Even her husband, Antoine de Bourbon, did not really share in Jeanne’s zeal for reform. In fact, what time did show was Antoine’s inconsistency, his constant vacillating. He was notoriously unfaithful in his marriage, and in all else as well. It became increasingly obvious that his religious views were based on his chances for political gain, just like his father-in-law. He would go back and forth in deciding which political party would give him the greatest advantage. As First Prince of the Blood in France, he and his heirs stood to gain the throne if he proceeded with care.
A power struggle between Catholics and Huguenots for control of the French court and France as a whole led to the outbreak of the French Wars of Religion in 1562. When the Huguenots seemed to be gaining, Antoine would join their offensive; when the Catholics had the upper hand, he would withdraw. At last, threatened and coaxed in turn by Spain, the Papacy, and finally the French court, he renounced all dealings with the Reformers and declared himself once and for all a Roman Catholic. The gravity of his decision cannot be overstated. Besides his royal ties, Antoine was France’s Lieutenant General and was known for his amazing military prowess, but he lacked the vision to see beyond his own ambitions. Antoine’s reversal shifted the balance. Had he, the First Prince of the Blood, made himself the head of the Huguenot party, the Reformation might have succeeded in France. Because of his cowardice, there were many more bloody years of war to come.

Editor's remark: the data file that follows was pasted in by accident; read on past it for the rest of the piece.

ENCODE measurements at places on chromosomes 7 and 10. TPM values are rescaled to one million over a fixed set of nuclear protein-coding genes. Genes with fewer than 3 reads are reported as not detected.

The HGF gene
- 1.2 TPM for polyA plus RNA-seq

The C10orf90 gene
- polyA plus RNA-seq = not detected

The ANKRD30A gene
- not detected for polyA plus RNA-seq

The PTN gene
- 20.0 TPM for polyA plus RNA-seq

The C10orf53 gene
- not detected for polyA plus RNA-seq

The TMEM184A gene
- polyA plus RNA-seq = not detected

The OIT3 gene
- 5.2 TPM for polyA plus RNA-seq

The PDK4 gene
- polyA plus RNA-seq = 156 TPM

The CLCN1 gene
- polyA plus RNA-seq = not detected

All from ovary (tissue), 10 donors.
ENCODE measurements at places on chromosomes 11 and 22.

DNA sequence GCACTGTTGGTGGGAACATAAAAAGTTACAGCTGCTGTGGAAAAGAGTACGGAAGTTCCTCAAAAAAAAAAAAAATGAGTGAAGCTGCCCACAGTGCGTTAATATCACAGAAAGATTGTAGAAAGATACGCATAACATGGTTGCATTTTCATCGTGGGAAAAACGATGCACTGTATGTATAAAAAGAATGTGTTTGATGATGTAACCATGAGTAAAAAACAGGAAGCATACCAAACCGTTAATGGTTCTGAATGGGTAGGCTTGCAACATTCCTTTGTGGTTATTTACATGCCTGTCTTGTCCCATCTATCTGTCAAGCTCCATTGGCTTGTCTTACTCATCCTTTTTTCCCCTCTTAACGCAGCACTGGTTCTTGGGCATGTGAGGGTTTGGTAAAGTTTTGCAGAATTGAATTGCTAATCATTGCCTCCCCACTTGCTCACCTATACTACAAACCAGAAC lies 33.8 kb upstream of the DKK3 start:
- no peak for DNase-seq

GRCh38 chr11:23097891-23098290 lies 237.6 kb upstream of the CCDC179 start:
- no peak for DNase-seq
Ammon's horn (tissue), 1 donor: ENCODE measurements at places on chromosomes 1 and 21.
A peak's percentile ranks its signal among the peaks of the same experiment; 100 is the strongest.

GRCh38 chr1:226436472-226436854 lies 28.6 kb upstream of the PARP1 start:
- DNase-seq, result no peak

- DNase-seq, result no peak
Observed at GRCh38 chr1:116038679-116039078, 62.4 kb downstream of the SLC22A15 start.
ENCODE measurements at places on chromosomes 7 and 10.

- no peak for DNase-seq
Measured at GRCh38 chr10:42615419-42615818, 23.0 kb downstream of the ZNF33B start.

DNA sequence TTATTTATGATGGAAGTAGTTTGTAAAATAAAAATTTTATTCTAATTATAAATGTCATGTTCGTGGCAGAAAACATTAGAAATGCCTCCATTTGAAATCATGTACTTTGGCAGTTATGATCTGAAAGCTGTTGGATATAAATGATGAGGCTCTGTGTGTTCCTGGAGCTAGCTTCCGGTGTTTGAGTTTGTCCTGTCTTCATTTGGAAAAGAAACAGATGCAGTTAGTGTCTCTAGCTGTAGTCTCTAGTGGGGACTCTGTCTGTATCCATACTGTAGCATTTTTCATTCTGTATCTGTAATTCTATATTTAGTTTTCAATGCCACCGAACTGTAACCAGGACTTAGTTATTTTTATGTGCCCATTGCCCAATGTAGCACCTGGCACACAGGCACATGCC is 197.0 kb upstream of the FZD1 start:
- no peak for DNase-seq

Queen Jeanne was determined to stand firm for the true faith however. Her conversion had not been motivated by politics and she would not bend. The strength of her will, put into service for God, was unflinching. While others, including her husband, cowered back to the Mass, Jeanne had Protestant services in her apartments “with all the doors open” as exasperated observers pointed out.